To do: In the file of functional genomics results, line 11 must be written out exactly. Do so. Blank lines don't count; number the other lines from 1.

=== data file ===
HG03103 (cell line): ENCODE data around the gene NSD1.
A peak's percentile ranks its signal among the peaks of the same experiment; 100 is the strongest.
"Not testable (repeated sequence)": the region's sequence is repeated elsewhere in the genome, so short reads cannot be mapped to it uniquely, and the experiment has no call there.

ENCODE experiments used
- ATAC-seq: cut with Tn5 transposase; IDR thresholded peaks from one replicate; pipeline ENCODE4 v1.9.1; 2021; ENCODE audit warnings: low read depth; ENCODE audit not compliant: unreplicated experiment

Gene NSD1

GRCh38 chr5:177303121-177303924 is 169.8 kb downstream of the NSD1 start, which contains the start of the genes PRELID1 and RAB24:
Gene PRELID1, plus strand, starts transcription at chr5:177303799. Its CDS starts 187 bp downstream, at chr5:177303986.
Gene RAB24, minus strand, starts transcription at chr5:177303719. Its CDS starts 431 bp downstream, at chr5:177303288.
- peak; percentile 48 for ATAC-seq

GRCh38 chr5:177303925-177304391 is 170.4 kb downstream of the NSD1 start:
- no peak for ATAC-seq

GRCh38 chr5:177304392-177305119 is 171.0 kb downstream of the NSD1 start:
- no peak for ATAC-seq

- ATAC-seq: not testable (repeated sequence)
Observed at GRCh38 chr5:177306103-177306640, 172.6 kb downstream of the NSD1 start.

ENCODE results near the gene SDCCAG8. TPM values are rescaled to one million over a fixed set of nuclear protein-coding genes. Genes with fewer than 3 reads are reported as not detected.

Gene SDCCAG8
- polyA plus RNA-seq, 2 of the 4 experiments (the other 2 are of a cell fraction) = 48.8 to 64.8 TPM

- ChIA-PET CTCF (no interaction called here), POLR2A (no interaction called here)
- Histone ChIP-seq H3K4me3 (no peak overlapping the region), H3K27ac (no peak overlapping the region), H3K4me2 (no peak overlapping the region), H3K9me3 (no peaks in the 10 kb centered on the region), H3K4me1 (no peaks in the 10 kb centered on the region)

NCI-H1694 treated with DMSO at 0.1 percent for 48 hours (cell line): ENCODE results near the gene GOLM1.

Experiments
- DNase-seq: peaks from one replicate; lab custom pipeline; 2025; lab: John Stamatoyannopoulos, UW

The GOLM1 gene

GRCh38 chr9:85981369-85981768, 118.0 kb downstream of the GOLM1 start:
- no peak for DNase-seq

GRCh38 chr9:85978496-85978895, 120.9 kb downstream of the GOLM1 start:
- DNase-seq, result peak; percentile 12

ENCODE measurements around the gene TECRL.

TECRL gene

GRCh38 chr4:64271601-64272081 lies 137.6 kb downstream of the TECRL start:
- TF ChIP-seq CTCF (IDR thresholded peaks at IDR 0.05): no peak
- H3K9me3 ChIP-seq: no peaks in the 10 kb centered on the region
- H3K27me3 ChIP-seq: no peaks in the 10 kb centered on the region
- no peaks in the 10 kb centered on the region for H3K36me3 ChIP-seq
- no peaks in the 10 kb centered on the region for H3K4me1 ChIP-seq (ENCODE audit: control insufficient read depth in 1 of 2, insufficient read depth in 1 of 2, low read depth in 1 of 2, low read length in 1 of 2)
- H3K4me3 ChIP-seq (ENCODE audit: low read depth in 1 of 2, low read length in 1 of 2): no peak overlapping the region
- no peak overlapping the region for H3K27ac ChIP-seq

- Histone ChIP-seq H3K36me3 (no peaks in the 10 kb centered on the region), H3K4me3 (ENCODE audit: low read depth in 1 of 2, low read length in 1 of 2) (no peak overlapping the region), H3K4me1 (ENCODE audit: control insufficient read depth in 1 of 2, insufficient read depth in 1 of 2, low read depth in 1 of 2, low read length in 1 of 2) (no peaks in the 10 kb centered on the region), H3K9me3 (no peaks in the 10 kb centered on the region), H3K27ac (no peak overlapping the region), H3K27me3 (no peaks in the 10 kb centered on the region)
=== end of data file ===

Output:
GRCh38 chr5:177303925-177304391 is 170.4 kb downstream of the NSD1 start: